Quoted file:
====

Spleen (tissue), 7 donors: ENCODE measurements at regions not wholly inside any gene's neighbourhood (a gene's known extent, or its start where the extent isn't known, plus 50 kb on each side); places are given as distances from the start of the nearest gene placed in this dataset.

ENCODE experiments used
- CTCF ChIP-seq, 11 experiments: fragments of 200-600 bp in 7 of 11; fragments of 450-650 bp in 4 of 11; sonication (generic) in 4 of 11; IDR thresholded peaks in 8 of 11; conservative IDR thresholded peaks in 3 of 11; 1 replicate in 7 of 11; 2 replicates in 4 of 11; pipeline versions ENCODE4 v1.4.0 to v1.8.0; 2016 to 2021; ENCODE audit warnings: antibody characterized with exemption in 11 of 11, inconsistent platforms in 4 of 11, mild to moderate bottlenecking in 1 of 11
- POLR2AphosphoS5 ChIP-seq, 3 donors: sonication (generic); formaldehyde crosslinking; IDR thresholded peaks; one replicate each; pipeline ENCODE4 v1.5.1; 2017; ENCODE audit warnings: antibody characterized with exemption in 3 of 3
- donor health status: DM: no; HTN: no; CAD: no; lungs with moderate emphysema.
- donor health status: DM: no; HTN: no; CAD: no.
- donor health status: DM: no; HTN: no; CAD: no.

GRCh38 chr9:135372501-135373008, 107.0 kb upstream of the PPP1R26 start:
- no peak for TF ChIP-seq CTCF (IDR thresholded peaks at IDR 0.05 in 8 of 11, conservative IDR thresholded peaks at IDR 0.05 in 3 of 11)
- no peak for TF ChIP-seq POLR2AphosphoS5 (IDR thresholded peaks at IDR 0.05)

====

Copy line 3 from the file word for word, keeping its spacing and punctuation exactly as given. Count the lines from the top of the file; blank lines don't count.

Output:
- CTCF ChIP-seq, 11 experiments: fragments of 200-600 bp in 7 of 11; fragments of 450-650 bp in 4 of 11; sonication (generic) in 4 of 11; IDR thresholded peaks in 8 of 11; conservative IDR thresholded peaks in 3 of 11; 1 replicate in 7 of 11; 2 replicates in 4 of 11; pipeline versions ENCODE4 v1.4.0 to v1.8.0; 2016 to 2021; ENCODE audit warnings: antibody characterized with exemption in 11 of 11, inconsistent platforms in 4 of 11, mild to moderate bottlenecking in 1 of 11